10

I need to write a function to receive a string character and return the date format . For example the input is 20120101 and i need this 2012-01-01. The problem is that there might be some incorrect inputs like this "2012ABCD". In that case, I want the function to return a fixed date such as 2020-01-01. What I've written so far is:

Create Function ReturnDate
(@date varchar(8))

Returns date

  as

    begin
       declare @result date

          set @result = (select convert(date , @date,111))
                if(@@ROWCOUNT>0) return @result
                 else return '2020-01-01'
       return @result
    end

This doesn't work and I just don't know how to handle the second part (when the input is incorrect).

9
+50

On SQL Server 2012 and later you can use TRY_CONVERT to check to see if the input can be converted. If it can't, a NULL value is returned so then you can then do an COALESCE to get either the converted value or the fixed date.

begin
   declare @result date
   set @result = COALESCE(TRY_CONVERT(date, @date, 111), '2012-01-01')
   return @result
end

You could also use a TRY CATCH block and return the fixed date in the CATCH block, but it's best practice to use TRY_CONVERT so that SQL Server doesn't have to handle an error as that requires more time and resources.

A function for this type of code will incur more overhead than simply using the same logic in the query, so if it is being called many times every second you might chew up significant resource by using a function for it. I understand that this may be called from numerous pieces of code so there is a desire to make it a function in case the default date needs to be changed--then it's no compiled code changes and just update this function.

If this code is going to be run a lot, you should consider other options that will provide better performance than a user-defined function. Please see Solomon's answer for an overview of your options and further explanation of why you might choose one over the other.

For example, the following shows the same logic implemented as an inline table-valued function, which needs to be used with CROSS APPLY if not supplied with a static value, but performs much better than a scalar UDF:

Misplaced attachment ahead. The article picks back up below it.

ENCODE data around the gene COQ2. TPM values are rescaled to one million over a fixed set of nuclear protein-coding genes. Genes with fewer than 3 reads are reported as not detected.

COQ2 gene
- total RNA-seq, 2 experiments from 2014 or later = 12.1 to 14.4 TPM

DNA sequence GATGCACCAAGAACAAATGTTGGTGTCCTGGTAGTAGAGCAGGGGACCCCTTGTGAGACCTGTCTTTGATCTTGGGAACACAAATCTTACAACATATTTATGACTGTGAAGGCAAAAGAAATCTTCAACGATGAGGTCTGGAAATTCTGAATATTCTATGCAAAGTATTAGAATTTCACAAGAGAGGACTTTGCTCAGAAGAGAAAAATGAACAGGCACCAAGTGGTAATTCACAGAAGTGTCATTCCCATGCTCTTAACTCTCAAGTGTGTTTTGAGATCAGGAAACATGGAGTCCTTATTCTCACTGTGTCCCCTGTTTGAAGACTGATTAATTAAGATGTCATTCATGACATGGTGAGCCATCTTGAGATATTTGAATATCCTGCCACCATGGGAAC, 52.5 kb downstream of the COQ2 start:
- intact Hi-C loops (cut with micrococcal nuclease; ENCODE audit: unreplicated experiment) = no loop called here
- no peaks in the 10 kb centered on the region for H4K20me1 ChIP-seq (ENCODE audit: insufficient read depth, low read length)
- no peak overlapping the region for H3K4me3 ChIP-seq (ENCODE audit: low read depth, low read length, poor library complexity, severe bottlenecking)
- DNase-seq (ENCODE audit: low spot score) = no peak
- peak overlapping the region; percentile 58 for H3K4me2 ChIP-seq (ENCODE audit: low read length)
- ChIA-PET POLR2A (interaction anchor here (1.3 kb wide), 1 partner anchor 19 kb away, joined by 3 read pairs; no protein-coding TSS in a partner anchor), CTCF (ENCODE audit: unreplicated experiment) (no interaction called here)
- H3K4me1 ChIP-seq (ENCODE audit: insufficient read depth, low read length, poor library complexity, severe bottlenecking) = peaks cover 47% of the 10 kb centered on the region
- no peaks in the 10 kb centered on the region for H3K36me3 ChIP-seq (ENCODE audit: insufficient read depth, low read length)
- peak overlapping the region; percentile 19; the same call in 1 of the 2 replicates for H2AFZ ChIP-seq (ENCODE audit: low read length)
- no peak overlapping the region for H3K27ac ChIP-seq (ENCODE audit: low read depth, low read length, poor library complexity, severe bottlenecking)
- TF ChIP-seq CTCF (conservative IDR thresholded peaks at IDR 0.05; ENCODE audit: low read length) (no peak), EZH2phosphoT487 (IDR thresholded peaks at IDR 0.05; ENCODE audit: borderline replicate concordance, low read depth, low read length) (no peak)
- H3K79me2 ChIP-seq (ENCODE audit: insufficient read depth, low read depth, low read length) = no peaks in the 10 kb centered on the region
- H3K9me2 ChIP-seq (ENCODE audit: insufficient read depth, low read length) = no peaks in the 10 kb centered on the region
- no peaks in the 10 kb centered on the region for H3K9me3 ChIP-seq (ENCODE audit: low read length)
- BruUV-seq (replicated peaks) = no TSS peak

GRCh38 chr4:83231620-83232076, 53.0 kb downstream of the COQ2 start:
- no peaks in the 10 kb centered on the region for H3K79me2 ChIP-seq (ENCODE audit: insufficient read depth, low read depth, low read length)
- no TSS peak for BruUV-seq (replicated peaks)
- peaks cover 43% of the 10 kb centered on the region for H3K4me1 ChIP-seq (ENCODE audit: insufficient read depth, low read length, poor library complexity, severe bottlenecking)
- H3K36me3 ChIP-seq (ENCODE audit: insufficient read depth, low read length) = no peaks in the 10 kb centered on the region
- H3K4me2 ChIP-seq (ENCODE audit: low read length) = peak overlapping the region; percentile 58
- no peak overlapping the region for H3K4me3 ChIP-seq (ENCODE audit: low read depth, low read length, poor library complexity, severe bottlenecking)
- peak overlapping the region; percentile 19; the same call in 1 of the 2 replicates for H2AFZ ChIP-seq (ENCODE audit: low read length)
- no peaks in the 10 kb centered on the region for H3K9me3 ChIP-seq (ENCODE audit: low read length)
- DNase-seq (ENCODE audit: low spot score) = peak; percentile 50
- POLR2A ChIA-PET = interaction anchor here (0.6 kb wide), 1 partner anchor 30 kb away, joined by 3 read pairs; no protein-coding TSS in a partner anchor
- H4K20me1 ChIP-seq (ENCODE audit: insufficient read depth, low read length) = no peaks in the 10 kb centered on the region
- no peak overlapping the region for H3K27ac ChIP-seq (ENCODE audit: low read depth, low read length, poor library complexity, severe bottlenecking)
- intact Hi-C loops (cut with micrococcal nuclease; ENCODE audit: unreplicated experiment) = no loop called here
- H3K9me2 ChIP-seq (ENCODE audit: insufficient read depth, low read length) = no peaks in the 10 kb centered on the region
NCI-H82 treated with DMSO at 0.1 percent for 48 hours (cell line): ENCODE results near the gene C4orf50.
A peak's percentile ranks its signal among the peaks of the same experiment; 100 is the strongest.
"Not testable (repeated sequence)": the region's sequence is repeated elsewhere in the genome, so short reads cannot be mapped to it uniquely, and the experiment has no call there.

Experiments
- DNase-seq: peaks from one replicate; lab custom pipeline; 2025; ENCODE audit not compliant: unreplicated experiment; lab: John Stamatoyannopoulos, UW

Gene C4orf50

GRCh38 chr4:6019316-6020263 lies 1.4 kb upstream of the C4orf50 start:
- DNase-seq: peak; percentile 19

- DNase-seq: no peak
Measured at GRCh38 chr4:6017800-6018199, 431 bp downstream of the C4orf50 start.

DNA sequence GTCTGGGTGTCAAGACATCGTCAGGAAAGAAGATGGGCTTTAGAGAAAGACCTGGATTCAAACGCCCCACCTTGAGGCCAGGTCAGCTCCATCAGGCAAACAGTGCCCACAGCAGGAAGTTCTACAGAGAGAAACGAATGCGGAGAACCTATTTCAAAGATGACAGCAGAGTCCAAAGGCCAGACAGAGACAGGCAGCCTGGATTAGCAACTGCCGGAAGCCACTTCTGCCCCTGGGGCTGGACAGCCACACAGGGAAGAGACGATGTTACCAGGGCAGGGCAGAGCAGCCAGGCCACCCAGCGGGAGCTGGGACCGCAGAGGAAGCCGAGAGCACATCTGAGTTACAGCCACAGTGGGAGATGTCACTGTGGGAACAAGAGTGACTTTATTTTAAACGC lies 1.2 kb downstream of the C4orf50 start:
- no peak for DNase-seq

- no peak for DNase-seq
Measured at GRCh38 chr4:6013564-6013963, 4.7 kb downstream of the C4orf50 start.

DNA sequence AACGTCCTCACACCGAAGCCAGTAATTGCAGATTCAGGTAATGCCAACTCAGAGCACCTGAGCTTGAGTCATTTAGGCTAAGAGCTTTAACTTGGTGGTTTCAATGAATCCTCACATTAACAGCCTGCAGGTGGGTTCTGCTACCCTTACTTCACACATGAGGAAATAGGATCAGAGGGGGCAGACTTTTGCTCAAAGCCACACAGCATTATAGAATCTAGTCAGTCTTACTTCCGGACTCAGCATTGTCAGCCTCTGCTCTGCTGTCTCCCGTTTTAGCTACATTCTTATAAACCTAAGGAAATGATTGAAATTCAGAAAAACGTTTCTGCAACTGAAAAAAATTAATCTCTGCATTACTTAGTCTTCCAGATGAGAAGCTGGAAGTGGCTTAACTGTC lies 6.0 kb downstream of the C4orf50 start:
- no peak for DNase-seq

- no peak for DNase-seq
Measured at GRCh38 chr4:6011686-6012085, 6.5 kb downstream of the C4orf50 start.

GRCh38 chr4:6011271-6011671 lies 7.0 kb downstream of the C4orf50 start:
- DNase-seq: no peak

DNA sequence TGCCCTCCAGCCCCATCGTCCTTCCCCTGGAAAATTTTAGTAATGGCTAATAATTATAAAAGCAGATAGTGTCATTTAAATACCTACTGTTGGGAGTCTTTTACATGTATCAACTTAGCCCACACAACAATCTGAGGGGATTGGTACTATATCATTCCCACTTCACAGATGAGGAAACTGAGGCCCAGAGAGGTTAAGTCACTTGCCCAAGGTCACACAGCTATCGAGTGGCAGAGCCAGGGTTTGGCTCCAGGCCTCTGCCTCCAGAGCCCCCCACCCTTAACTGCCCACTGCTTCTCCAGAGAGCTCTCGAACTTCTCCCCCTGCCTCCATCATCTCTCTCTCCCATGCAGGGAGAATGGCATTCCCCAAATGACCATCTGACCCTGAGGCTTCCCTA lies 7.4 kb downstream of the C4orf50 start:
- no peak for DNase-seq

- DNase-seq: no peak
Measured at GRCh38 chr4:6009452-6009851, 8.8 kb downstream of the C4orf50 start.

USE [tempdb];

GO
CREATE
OR ALTER -- comment out if using pre-SQL Server 2016 SP1
FUNCTION dbo.ReturnDate (@Date VARCHAR(8))
RETURNS TABLE
AS RETURN
  SELECT ISNULL(TRY_CONVERT(DATE, @Date, 111), '2020-01-01') AS [TheDate];
GO


SELECT *
FROM   (VALUES (1, '20120101'), (2, '2012ABCD')) tab(ID, Input)
CROSS APPLY dbo.ReturnDate(tab.[Input]) dt
/*
ID    Input       TheDate
1     20120101    2012-01-01
2     2012ABCD    2020-01-01
*/
  • 6
    But I would just use TRY_CONVERT in the query and discard the whole idea of using an inefficient scalar UDF for this... – Aaron Bertrand Apr 28 at 13:16
  • 2
    I don't really care about the rep points, so I'm not saying it due to loss of such, but the community doesn't benefit from downvoting an obviously correct answer. Instead of downvoting, write an answer, edit mine, or leave a comment on what needs to be changed. OP asked for a function, and I realize that may not be the best solution, but it is the solution that was requested. – Tony Hinkle Apr 30 at 13:48
  • 3
    Tony: I did not down-vote, but I certainly agree that someone shouldn't down-vote without either providing the reasoning in a comment, or up-voting an existing comment that includes their reasoning. That said: 1) there is no FINALLY block in T-SQL (I think you meant CATCH). 2) you should probably mention that TRY_CONVERT started in 2012 (some folks are stuck pre-SQL Server 2012). 3) have you considered an Inline TVF? Those don't have the same performance issues as Scalar UDFs. – Solomon Rutzky Apr 30 at 15:49
  • 1
    @TonyHinkle Thanks for making those edits, and for the reference to my S.O. answer :). Still, I'm not sure how many readers will be able to make the leap from seeing the UDF logic and reading that an inline TVF will be better, to successfully implementing the iTVF. So, I went ahead and added it to the end of your answer. – Solomon Rutzky May 1 at 14:34
  • 1
    @SolomonRutzky Thanks. I am not really a SQL developer so that is still above my head. Maybe I shouldn't answer something like this, but it is a tremendous learning opportunity. – Tony Hinkle May 1 at 14:47

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